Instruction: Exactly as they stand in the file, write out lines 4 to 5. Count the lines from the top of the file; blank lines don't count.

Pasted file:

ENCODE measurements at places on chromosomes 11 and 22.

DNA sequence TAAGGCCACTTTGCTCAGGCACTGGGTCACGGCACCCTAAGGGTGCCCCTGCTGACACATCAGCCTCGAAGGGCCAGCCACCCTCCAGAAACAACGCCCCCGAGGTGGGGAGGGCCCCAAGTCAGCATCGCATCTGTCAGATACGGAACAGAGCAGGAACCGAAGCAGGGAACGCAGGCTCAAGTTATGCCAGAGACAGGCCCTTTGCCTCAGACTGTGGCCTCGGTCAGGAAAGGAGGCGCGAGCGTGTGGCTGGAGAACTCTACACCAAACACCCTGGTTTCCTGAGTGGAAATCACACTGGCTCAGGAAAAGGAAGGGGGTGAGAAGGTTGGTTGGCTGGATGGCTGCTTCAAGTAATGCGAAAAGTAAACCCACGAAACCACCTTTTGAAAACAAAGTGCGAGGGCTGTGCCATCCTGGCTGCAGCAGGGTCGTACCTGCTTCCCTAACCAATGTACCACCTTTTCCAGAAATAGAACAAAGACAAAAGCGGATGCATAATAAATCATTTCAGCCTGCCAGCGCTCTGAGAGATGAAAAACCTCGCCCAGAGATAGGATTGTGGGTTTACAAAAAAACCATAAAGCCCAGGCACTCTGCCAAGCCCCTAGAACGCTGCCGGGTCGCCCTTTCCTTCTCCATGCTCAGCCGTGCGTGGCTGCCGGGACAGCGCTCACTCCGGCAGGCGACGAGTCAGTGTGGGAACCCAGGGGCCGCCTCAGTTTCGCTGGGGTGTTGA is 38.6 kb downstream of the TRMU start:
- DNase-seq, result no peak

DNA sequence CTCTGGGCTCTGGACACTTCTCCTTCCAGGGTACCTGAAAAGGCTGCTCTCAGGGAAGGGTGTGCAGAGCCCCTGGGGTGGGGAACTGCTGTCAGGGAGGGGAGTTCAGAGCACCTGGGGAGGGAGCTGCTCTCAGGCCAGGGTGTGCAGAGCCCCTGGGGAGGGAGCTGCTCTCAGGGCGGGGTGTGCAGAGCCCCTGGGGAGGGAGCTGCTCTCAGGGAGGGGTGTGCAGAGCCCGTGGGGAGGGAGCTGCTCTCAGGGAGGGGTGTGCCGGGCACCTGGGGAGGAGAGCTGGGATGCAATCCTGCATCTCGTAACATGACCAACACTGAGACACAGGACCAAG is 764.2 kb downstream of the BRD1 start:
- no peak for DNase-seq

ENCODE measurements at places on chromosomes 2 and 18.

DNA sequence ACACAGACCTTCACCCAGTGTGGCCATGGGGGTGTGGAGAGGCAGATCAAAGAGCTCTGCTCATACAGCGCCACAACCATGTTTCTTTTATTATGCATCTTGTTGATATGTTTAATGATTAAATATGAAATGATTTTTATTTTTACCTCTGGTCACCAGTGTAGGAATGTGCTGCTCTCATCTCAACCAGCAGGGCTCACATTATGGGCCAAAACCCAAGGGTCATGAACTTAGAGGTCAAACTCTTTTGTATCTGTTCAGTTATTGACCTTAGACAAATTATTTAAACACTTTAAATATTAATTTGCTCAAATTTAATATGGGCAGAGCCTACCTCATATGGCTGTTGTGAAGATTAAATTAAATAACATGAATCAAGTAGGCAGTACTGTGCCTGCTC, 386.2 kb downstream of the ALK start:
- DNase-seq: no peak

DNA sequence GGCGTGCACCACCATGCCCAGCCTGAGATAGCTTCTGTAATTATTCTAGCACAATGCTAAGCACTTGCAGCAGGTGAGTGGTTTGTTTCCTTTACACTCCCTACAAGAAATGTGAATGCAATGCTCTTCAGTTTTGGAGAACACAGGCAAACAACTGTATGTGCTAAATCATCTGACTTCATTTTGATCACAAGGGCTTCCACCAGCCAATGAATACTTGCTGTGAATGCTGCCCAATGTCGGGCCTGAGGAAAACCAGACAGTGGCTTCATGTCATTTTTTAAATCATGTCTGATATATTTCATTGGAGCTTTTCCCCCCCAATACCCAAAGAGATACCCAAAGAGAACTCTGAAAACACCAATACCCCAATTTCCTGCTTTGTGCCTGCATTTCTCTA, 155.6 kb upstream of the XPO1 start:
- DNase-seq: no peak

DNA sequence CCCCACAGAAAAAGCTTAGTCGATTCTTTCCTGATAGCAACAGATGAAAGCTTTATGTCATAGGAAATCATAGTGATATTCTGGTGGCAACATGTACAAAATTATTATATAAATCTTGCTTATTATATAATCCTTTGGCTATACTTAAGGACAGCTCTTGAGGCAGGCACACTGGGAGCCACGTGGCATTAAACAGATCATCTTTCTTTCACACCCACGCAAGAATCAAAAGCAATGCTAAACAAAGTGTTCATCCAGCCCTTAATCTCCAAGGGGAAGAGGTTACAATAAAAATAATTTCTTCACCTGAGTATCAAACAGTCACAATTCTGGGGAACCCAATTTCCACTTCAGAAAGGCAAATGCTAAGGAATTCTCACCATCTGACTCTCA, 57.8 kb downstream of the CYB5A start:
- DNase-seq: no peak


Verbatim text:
DNA sequence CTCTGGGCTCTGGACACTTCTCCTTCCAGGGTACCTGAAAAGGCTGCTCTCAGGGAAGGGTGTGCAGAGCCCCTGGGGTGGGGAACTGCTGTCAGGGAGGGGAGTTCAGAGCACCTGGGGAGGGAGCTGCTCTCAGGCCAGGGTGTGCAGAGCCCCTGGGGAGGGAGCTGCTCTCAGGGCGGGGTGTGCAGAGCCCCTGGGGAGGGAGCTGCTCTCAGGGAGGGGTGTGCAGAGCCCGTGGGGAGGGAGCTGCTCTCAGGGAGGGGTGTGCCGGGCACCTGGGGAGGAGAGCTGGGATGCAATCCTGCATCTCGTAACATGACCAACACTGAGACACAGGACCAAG is 764.2 kb downstream of the BRD1 start:
- no peak for DNase-seq